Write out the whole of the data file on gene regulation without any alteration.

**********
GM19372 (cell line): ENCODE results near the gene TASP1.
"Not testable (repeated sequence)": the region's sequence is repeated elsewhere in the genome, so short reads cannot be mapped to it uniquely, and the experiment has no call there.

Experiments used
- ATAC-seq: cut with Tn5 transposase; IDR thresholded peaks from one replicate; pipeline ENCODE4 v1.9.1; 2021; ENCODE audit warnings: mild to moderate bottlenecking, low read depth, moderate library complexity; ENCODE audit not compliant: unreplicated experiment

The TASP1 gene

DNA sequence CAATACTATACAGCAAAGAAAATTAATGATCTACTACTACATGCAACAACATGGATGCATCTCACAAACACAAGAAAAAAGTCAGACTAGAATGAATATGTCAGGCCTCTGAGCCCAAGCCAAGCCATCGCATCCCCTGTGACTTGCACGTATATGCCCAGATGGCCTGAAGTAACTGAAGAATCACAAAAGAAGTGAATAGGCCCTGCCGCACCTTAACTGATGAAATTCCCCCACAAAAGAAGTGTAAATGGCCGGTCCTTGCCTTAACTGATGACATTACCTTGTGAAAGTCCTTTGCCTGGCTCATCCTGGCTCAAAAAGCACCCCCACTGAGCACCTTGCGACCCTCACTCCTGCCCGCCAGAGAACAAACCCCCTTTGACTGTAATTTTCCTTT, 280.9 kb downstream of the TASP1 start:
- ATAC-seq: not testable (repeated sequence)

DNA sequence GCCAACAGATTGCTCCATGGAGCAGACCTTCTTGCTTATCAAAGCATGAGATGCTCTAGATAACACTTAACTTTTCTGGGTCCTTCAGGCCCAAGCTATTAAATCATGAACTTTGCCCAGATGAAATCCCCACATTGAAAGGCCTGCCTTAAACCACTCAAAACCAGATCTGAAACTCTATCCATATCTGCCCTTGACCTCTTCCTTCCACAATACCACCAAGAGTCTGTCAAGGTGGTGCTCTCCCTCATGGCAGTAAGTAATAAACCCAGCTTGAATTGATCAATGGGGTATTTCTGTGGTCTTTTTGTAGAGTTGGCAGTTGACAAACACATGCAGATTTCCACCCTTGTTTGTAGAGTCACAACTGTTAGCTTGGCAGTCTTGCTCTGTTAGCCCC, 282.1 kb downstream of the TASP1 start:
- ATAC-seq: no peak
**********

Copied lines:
GM19372 (cell line): ENCODE results near the gene TASP1.
"Not testable (repeated sequence)": the region's sequence is repeated elsewhere in the genome, so short reads cannot be mapped to it uniquely, and the experiment has no call there.

Experiments used
- ATAC-seq: cut with Tn5 transposase; IDR thresholded peaks from one replicate; pipeline ENCODE4 v1.9.1; 2021; ENCODE audit warnings: mild to moderate bottlenecking, low read depth, moderate library complexity; ENCODE audit not compliant: unreplicated experiment

The TASP1 gene

DNA sequence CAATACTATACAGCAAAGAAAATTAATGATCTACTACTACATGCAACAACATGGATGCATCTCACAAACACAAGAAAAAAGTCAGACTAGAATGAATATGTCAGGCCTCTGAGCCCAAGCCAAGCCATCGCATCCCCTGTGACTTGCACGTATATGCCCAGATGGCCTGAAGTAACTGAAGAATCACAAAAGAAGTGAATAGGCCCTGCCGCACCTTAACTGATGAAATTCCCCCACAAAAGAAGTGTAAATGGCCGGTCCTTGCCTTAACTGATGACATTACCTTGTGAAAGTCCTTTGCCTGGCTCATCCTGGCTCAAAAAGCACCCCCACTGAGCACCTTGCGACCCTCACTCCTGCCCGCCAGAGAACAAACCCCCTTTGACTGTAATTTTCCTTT, 280.9 kb downstream of the TASP1 start:
- ATAC-seq: not testable (repeated sequence)

DNA sequence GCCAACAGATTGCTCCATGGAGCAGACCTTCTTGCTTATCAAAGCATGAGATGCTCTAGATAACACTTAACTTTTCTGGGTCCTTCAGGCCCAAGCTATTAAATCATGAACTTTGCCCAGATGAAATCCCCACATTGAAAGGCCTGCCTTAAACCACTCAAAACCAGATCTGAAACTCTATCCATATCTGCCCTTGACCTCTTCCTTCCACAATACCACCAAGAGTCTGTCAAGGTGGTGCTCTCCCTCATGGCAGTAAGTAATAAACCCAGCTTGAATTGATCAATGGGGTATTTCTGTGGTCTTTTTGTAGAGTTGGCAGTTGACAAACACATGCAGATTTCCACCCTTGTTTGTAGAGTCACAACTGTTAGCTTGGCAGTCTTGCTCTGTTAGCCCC, 282.1 kb downstream of the TASP1 start:
- ATAC-seq: no peak